For most of us who care about ecology and the environment, there was some personal experience that brought us there. For me, it was wilderness hiking, beginning 30-plus years ago in the Grand Canyon and continuing across the American West. Two books helped instigate my journeys and those of thousands of fellow adventure-seekers and nature-lovers. The Welshman who wrote them, the intrepid and blessedly individualistic Colin Fletcher, died earlier this month, at 85.

I can’t recall which I read first — The Man Who Walked Through Time, in which Fletcher chronicled his 400-mile hike through the Grand Canyon, or his compulsively detailed guide to backpacking, The Complete Walker. That’s probably because I read them both repeatedly and obsessively.

I encountered these books in the winter and spring of 1970, directly after getting my first intoxicating taste of hiking — in the Grand Canyon, actually — during a cross-country trip the previous summer. I was leading a schizoid existence, teaching at a New York suburban high school by day, and by night plotting my return to the Western wildlands when the school year ended in June.

Reader support helps sustain our work. Donate today to keep our climate news free.

Fletcher’s books facilitated and encouraged my full-scale immersion in backpacking and mountaineering. The prospect of continent-crossing hitchhikes (no car for me in this year of Earth Day) and ten-day Alpine treks seemed much less daunting, fortified with Fletcher’s commandments on what to wear to stay dry and warm, what lightweight food to carry and what to cook it in, how to fire a stove and rig a tent. Plus, with his example of “hiking the canyon” for two months from one food cache to another, my makeover from city boy to mountain man felt less weird.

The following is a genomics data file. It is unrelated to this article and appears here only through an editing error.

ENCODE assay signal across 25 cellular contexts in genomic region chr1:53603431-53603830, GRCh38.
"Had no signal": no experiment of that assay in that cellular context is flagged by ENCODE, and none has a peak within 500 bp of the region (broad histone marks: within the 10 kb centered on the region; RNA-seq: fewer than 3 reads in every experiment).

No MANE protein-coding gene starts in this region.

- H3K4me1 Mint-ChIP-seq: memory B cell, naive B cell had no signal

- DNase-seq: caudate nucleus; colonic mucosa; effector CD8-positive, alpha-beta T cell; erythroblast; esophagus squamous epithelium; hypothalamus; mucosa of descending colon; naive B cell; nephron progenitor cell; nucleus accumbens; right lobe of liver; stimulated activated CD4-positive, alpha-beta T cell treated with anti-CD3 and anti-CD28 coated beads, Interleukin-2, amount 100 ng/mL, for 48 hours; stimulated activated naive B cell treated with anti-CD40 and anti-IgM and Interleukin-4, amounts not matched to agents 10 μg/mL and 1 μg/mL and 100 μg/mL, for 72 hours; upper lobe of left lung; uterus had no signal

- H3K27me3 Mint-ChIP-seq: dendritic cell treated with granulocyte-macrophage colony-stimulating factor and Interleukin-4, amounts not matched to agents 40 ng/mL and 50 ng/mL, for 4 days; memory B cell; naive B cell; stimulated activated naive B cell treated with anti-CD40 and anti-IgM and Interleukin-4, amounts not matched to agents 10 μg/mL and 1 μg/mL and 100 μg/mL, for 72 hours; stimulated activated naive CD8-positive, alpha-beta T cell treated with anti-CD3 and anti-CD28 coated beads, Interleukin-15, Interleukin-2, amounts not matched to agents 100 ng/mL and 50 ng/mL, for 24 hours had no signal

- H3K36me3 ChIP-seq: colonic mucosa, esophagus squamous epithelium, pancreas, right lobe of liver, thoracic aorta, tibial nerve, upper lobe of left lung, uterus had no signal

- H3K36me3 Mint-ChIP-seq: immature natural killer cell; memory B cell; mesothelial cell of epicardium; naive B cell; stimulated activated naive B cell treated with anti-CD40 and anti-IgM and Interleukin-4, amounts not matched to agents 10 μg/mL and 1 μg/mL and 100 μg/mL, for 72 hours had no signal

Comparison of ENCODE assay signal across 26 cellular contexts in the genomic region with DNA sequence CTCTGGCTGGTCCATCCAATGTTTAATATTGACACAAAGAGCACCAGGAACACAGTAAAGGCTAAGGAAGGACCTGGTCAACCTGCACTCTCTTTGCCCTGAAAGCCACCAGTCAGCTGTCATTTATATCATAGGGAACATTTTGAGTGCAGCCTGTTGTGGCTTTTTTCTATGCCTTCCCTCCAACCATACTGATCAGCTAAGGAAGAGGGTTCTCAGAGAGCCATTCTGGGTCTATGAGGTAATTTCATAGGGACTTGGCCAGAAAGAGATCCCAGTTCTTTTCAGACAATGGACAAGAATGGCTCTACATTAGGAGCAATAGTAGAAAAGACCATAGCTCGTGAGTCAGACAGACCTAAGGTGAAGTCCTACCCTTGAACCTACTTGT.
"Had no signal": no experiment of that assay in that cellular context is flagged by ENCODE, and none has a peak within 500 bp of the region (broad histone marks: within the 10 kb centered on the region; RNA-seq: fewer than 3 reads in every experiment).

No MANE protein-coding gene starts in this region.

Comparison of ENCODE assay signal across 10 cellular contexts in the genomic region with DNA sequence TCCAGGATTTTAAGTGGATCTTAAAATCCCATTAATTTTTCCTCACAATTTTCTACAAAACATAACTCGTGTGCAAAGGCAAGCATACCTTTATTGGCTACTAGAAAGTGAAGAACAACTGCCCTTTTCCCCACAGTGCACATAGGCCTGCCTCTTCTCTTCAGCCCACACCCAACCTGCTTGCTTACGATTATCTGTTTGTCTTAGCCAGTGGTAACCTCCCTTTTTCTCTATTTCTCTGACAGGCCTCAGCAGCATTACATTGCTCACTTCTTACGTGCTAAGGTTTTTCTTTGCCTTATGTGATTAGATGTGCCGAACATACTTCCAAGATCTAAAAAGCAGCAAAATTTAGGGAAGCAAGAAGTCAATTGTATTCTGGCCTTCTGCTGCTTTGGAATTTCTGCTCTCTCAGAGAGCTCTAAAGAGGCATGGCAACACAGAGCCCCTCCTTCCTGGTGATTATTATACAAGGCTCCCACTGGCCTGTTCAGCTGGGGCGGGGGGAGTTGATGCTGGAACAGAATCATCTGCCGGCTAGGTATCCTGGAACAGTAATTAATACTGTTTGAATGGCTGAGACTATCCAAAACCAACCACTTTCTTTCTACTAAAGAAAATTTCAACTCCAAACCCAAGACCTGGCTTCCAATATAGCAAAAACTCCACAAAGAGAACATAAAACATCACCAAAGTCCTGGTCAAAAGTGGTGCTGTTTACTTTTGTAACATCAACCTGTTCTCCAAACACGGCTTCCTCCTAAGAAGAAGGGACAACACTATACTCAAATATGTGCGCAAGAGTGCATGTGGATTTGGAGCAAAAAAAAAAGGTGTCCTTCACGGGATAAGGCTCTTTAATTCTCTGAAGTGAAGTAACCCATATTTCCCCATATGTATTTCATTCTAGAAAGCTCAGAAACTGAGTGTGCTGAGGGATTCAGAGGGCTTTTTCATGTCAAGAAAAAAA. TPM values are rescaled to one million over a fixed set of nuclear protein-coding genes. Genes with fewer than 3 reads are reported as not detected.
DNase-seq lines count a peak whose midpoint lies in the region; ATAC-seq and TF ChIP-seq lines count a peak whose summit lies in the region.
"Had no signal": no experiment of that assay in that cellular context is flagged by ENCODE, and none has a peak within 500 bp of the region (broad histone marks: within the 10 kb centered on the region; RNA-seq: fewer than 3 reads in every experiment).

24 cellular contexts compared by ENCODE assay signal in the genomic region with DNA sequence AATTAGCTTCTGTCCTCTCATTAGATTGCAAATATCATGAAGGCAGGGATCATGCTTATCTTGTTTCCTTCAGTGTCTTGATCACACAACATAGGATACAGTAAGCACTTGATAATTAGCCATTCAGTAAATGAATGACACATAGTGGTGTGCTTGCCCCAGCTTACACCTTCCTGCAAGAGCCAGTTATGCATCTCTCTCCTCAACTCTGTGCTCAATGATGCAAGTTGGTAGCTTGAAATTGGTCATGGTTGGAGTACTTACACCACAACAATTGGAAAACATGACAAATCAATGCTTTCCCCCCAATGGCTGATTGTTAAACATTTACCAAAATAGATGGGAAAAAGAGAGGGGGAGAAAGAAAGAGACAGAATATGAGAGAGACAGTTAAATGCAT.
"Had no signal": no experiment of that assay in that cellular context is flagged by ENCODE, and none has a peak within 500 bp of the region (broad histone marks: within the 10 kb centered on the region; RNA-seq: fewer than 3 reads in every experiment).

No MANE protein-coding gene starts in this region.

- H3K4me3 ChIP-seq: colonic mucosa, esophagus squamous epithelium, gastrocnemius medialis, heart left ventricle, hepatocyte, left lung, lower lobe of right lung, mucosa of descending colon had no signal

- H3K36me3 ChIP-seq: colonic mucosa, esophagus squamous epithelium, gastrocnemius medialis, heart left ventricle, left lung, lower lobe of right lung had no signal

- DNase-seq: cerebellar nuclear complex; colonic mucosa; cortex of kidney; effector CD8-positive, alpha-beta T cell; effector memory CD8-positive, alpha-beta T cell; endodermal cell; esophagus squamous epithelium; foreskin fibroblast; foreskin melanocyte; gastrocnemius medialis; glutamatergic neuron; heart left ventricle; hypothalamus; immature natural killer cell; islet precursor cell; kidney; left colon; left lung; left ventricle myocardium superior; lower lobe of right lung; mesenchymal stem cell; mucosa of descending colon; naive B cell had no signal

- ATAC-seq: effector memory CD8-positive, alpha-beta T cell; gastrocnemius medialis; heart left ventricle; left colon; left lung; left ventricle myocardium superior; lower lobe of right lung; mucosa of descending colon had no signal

Grist thanks its sponsors. Become one.

With Fletcher’s coaching, I bore the inevitable blisters, the sudden high-altitude storms, even a 20-mile forced exit to the trailhead from Whatcom Pass in the Cascades after bears ate my food. (Inexplicably, I had buried the bag of food instead of stringing it from a tree, as Fletcher advised; just as inexplicably, but fortunately for me, the bears didn’t forage my tent for the Wilson’s Meat Bar — a Fletcher standby — that I had absent-mindedly stowed inside.)

Midway through that summer, when I found out that my teaching contract wasn’t being renewed, I made the life-changing choice to work in the environmental movement, campaigning against the power plants and coal mines that were threatening the wild country and crystalline skies that, with Fletcher’s guidance, I had come to love and depend on.

This was three dozen years ago. Despite living and working in New York City, I kept walking in Fletcher’s footsteps, with dizzying climbs of Glacier Peak in the Cascades, Fremont Peak in the Wind Rivers and Uncompahgre Peak in the Colorado Rockies, and vivid backpacking trips throughout the Colorado Plateau.

More recently I’ve mostly traded hiking boots for bicycling cleats, giving me a smaller carbon footprint and a soft bed at night. My dog-eared copies of The Man Who Walked Through Time and The Complete Walker have disappeared from my library — probably given away to friends I hoped would travel a similar road.

Grist thanks its sponsors. Become one.

In my mind’s eye, I can still see both book covers: Fletcher shouldering his pack, perched on the rim, gazing over the vast canyon toward the Colorado River far below; and a blanket arrayed with the hundred or so items no backpacker should be without, from boots and walking stick to tweezers and toilet paper.

An ironic footnote: Yesterday’s obituary in the New York Times said Fletcher died from complications of head injuries he sustained in 2001 when struck by a car while walking near his home in Carmel Valley, Calif. A decade ago, I helped spearhead the Street Memorial project, a protest against driver entitlement and car violence that spray-painted hundreds of body-size outlines of pedestrians and bicyclists “killed by automobile” in New York City. Now car culture has killed “the complete walker.”

Though hiking the Grand Canyon is a long way from stenciling on the streets and sidewalks of the five boroughs, Colin Fletcher mapped out the path. Thank you, Colin, and farewell.